No single test can diagnose variant Creutzfeldt-Jakob disease (vCJD). It is done mostly on symptoms, by studying the patient’s medical history, and a review of where the person has lived. Brain changes caused by vCJD can be mapped by imaging tests, such as an MRI.

The disease still cannot be detected by blood tests, though research is under way. A diagnosis of vCJD can now only be confirmed with a brain biopsy

How is vCJD treated?

There is no cure for vCJD.

[edit] How to Protect Oneself from Mad Cow Disease

  • Parts of the cow that are likely to carry the infection are the brain, ground products, which go to make hot dogs, bologna, or certain luncheon meats. Avoid eating items made from such infected parts.

  • Avoid processed meat from an unknown source.

  • Mad Cow Disease affects nervous tissue. It is better to avoid eating any part of an infected cow until it is known which part of the nervous system has been affected.

Eating all beef is not unsafe. Eating steaks, roasts, or burgers known to have been made from uninfected herds is perfectly safe. In processed meat products, however, it is difficult to ascertain the origin of the meat.

Is Cow's Milk a Source of BSE?

According to scientific research, BSE cannot be transmitted in cow's milk, even if the milk comes from a cow with BSE.

The World Health Organization (WHO) has stated that tests on milk from BSE-infected animals have not shown any BSE infectivity. Hence it is safe to drink milk and milk products, even in countries with a high incidence of BSE

When and How did BSE in Cattle Occur?

BSE in cattle was first reported in 1986 in the UK. The exact origins of BSE remain uncertain but it is thought that cattle initially may have become infected when given feed contaminated with scrapie-infected sheep meat-and-bone meal (MBM). The scientific evidence suggests that the U.K. BSE outbreak in cattle then was expanded by feeding BSE-contaminated cattle protein (MBM) to calves.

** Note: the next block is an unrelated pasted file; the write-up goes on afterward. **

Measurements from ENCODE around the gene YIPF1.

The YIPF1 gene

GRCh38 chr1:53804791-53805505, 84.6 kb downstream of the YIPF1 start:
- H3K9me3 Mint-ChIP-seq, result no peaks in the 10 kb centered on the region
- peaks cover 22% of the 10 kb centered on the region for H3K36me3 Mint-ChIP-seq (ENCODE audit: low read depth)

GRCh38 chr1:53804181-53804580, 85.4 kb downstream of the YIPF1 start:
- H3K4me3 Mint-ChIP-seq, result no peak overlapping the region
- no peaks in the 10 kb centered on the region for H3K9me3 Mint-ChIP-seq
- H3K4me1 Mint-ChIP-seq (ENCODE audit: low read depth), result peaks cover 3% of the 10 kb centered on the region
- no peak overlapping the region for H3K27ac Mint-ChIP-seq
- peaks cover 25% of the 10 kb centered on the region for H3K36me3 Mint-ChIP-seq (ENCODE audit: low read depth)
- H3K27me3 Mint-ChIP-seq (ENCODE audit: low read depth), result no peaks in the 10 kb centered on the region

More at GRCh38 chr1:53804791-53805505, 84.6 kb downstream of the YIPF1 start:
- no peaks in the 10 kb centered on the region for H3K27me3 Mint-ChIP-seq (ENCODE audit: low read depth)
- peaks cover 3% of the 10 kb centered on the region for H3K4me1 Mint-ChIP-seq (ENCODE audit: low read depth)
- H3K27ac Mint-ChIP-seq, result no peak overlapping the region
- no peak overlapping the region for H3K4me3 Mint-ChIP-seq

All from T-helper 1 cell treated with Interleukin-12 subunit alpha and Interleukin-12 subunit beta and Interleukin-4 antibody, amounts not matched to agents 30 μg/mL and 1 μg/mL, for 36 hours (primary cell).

[edit] Which Countries Have Reported Cases of BSE?

These countries are: Albania, Austria, Belgium, Bosnia-Herzegovina, Bulgaria, Croatia, Czech Republic, Denmark, Federal Republic of Yugoslavia, Finland, France, Germany, Greece, Hungary, Ireland, Israel, Italy, Liechtenstein, Luxembourg, former Yugoslavia Republic of Macedonia, The Netherlands, Norway, Oman, Poland, Portugal, Romania, Slovak Republic, Slovenia, Spain, Sweden, Switzerland, Japan, and United Kingdom (Great Britain including Northern Ireland and the Falkland Islands).

What's New on Mad Cow Disease

Testing live cattle for mad cow disease now possible

Scientists say they've made a discovery that could lead to testing live cattle for mad cow disease.

Right now, cattle can only be tested after they've been slaughtered.

Researchers from the Canadian Food Inspection Agency, the University of Manitoba and an animal health institute in Germany have discovered elevated levels of protein in the urine of animals with mad cow disease. Read more